Thursday, October 05, 2006

Travels In The United, Divided States

This is an article from the September 6, 2004 issue of New York Magazine, when New York was getting ready for the Republican Convention. It's part of a collection of articles by Mark Jacobson called "Teenage Hipster in the Modern World." Jacobson went to visit delegates in their home towns as a welcoming committee to New York. When I read this I thought, "Yeah, that's it; that's what I was thinking back then," and "Geez, I shoulda seen this a month ago, on the anniversary of 9/11":

While the Empire State Building and the Statue of Liberty were pretty cool, everyone agreed the city’s number No. 1 attraction was ground zero.

“Right,” Sheri said. “That place belongs to all Americans.”

This was the commentary that tried the resolve of even the most committed New York City missionaries. Because I didn’t feel like ground zero belonged to “all Americans,” certainly not the sort of “all-Americans” who took it as a moral imperative to keep George Bush in the White House. Ground zero belonged to New York, to the people who died there and their families, to those who rode the F train every morning and never once looked at the skyline without noting the absence of those not particularly beloved buildings looming over the Brooklyn Bridge.

It was a question everyone asked out here: Where were you that day? I had a compelling answer, or at least one people usually find compelling. Because I was there. Not when the planes hit, or when the buildings fell, but a couple hours later, when, in the horror and confusion, no one kept me from walking through the twisted rubble, right to the pile of dust that would come to be called ground zero. “Where are the buildings? Where are the people?” I asked a weary firefighter. “Under your shoe,” was the answer.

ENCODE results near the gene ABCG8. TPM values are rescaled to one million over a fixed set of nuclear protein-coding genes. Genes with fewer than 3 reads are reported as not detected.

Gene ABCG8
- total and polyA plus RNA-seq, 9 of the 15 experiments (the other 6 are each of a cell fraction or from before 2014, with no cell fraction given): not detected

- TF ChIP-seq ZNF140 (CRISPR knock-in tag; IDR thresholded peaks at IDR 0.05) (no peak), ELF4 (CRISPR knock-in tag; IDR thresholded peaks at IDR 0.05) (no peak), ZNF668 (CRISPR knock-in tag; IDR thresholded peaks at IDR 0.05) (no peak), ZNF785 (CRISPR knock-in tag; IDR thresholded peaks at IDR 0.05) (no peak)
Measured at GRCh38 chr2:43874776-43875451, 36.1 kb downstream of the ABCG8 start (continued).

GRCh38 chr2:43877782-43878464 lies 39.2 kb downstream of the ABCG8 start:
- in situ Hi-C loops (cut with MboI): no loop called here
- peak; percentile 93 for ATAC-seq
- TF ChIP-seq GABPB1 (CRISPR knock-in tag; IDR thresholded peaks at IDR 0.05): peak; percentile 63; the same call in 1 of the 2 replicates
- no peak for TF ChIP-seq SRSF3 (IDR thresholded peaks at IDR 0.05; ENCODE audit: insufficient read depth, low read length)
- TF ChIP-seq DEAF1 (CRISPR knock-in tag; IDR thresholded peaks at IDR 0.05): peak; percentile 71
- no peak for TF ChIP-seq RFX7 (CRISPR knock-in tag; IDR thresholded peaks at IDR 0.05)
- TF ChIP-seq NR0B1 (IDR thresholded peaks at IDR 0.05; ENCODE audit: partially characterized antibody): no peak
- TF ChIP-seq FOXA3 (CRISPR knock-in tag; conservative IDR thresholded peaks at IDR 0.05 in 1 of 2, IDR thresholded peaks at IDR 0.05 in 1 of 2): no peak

I told my WTC story to the delegates because—more than what restaurant to eat in or what play to see—this seemed to be what they really wanted to know about New York. Reliving that day is always emotional for me, and hearing about it was emotional for the delegates. If there was any real bond between us, it started there, as legitimate as it was that day.

Yet I begrudged them their emotion, their sense of outrage that 9/11 had been an attack on them, too, a thousand miles from the half-empty firehouse of Squad One. Perhaps it was provincial—should only Hawaiians have been pissed about Pearl Harbor?—but it bothered me that 9/11 had redefined the city in the minds of those who hitherto would have agreed with John Rocker’s assessment of the 7 train.

It has been declared sacred ground, a place of pilgrimage, separate from the real city. For many, Republican delegates certainly included, ground zero has acquired the patina of a Revelations-style Valley of Decision, with the steel girder “cross” found in the wreckage taken as proof of where God’s allegiance lies in the War on Terror. Don’t they know that cross is a fireman’s cross, a cop’s cross, an ironworker’s cross—a Democratic cross, if it’s any kind of cross at all?

Disclaimer that I really shouldn't be giving anymore because I'm getting too old to be caring about stuff like people not liking me and calling me names:

I voted for Giuliani twice and Bloomberg twice, although not on the same day;

I'm pro-Israel;

I'm the child of a steamfitter and a secretary, and I attended a State University;

I'm 52, not some little Marxist snotnose;

I was for the invasions of Iraq and Afghanistan;

I'm probably inviting attacks from the left now because I'm writing this, which is a reaction to having been attacked by a rightie some months ago. I don't care. Who are you anyway; do you put food on my table and pay my health insurance?


Yes, I'm being thin-skinned today. Sometimes I get mad and take things personally, just like you. Read the description of this blog.

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